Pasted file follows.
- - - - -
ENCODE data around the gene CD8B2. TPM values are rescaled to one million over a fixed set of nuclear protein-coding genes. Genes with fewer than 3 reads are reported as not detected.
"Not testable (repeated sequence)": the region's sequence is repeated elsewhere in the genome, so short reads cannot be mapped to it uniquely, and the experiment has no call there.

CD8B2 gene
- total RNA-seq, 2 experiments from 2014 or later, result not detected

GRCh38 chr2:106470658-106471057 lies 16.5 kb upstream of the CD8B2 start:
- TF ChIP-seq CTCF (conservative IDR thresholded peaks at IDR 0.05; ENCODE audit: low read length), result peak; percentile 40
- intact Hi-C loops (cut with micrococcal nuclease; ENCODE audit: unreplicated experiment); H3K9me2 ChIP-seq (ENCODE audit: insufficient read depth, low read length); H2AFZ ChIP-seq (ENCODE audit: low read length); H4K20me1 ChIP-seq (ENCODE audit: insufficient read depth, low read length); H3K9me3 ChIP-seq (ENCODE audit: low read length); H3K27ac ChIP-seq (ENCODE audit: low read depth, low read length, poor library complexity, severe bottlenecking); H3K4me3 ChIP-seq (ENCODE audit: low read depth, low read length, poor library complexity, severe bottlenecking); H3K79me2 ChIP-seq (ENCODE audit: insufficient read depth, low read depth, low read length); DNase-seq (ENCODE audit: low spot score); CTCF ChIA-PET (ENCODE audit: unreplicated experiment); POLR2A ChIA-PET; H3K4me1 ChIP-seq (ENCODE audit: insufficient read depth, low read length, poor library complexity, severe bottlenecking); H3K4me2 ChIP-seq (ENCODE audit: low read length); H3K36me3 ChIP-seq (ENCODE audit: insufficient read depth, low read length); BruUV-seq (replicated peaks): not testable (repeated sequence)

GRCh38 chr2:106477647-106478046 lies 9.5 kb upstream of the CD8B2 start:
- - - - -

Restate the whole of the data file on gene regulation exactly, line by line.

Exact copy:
ENCODE data around the gene CD8B2. TPM values are rescaled to one million over a fixed set of nuclear protein-coding genes. Genes with fewer than 3 reads are reported as not detected.
"Not testable (repeated sequence)": the region's sequence is repeated elsewhere in the genome, so short reads cannot be mapped to it uniquely, and the experiment has no call there.

CD8B2 gene
- total RNA-seq, 2 experiments from 2014 or later, result not detected

GRCh38 chr2:106470658-106471057 lies 16.5 kb upstream of the CD8B2 start:
- TF ChIP-seq CTCF (conservative IDR thresholded peaks at IDR 0.05; ENCODE audit: low read length), result peak; percentile 40
- intact Hi-C loops (cut with micrococcal nuclease; ENCODE audit: unreplicated experiment); H3K9me2 ChIP-seq (ENCODE audit: insufficient read depth, low read length); H2AFZ ChIP-seq (ENCODE audit: low read length); H4K20me1 ChIP-seq (ENCODE audit: insufficient read depth, low read length); H3K9me3 ChIP-seq (ENCODE audit: low read length); H3K27ac ChIP-seq (ENCODE audit: low read depth, low read length, poor library complexity, severe bottlenecking); H3K4me3 ChIP-seq (ENCODE audit: low read depth, low read length, poor library complexity, severe bottlenecking); H3K79me2 ChIP-seq (ENCODE audit: insufficient read depth, low read depth, low read length); DNase-seq (ENCODE audit: low spot score); CTCF ChIA-PET (ENCODE audit: unreplicated experiment); POLR2A ChIA-PET; H3K4me1 ChIP-seq (ENCODE audit: insufficient read depth, low read length, poor library complexity, severe bottlenecking); H3K4me2 ChIP-seq (ENCODE audit: low read length); H3K36me3 ChIP-seq (ENCODE audit: insufficient read depth, low read length); BruUV-seq (replicated peaks): not testable (repeated sequence)

GRCh38 chr2:106477647-106478046 lies 9.5 kb upstream of the CD8B2 start: